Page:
This post was written and contributed by: Sakinah Alhadad, Chantelle Warren, Ruth Bridgstock, Jude Williams & Mandy Lupton – Learning Futures; with Griffith University colleagues Kylie Burns, Elizabeth Cardell, Henry Cook, Kimberly Dobson, Cathy Easte, Danielle Logan, Ruth McPhail, Mary-Ann Shuker.

As we bravely navigate through the uncharted waters of learning and teaching during the global COVID-19 pandemic, we thought to dedicate a spotlight on compassion – compassion for the self, and for others. The Griffith community has already shown so much compassion in their approaches in their learning and teaching so far. This dedication is for you.

We know that learning when stressed or anxious is difficult. We are very much acquainted with test anxiety – as students and as educators. Our mental health is impacted as we live through the current COVID19 pandemic, whether or not one is showing it. Students and educators may be balancing additional stressors beyond the usual concerns about study, such as carer responsibilities, health and financial safety, isolation, etc. Importantly, these challenges were already there for some, and the current situation exacerbates these sources of disadvantage.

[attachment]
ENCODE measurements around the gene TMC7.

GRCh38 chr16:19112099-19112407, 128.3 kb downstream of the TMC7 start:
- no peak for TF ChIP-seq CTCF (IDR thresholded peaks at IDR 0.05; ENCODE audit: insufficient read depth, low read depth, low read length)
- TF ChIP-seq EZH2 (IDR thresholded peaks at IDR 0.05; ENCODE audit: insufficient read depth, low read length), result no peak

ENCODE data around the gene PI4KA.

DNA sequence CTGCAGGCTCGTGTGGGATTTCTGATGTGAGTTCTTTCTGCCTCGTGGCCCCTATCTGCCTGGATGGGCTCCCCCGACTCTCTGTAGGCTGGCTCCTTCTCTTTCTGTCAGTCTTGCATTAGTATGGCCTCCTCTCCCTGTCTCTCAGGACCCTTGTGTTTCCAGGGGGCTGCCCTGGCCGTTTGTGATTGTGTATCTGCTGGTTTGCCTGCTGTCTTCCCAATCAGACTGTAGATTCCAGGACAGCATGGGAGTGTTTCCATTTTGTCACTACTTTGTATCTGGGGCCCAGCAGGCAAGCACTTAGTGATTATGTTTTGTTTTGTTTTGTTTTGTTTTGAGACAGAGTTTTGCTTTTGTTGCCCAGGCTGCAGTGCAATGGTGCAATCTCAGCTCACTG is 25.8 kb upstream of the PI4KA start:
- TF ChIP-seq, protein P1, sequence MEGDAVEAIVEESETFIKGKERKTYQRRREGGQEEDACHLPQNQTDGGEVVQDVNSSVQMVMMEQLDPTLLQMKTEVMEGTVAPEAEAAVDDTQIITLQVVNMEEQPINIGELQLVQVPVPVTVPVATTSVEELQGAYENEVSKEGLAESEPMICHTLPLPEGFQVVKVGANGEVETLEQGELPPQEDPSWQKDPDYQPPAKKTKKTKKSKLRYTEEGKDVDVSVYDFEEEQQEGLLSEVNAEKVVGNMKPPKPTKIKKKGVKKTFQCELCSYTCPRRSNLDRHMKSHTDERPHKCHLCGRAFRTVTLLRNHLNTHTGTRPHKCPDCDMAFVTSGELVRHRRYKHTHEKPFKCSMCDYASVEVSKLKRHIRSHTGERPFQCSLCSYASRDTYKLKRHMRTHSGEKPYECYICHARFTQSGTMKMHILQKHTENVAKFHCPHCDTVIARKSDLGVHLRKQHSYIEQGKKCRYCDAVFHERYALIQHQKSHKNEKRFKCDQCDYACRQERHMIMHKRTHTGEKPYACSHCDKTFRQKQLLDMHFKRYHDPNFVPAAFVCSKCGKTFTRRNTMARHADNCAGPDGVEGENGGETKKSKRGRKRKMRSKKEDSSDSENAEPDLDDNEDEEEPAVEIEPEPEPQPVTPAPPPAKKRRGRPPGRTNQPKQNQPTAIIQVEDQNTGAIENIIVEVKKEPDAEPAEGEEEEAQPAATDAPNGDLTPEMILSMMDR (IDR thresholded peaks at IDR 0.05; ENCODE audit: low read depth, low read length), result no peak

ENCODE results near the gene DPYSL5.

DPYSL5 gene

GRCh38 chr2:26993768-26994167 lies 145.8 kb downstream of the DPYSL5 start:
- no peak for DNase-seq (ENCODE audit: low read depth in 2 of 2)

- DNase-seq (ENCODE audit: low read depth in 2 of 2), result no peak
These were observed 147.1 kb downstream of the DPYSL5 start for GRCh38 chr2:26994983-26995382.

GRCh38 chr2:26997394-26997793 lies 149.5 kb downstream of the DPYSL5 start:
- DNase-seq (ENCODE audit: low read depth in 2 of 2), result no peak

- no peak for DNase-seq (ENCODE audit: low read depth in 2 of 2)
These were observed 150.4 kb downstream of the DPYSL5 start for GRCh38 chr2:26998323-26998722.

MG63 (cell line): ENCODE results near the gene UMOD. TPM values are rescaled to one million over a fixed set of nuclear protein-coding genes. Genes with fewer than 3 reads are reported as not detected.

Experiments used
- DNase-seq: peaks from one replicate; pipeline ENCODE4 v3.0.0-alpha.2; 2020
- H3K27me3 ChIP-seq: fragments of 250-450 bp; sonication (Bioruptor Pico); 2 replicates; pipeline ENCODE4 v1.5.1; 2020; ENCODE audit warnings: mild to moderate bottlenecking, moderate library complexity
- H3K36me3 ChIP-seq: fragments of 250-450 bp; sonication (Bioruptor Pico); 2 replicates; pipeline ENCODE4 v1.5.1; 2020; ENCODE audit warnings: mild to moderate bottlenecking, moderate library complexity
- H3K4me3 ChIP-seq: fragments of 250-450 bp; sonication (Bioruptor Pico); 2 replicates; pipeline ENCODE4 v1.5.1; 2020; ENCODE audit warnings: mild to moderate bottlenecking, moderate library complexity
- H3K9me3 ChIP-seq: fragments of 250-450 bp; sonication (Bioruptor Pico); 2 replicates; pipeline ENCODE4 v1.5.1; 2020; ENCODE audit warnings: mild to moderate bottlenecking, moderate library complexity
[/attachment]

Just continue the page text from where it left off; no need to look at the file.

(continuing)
Prioritising care and compassion in learning and teaching during this time really can be a critical pedagogical strategy. Paul Gilbert (2014) defines compassion as “a sensitivity to suffering in self and others, with a commitment to try to alleviate and prevent it”. Applying this to learning and teaching during this extraordinary and uncertain time means to deliberately focus our strategies to alleviate and prevent further suffering or challenges in our practice, considering that this is more likely to be a marathon, rather than a sprint. For learning and teaching, this means committing to practices that foster safety, solidarity, connection, community, self-efficacy, and social resilience. These in turn serve to reduce individual and collective stress and suffering.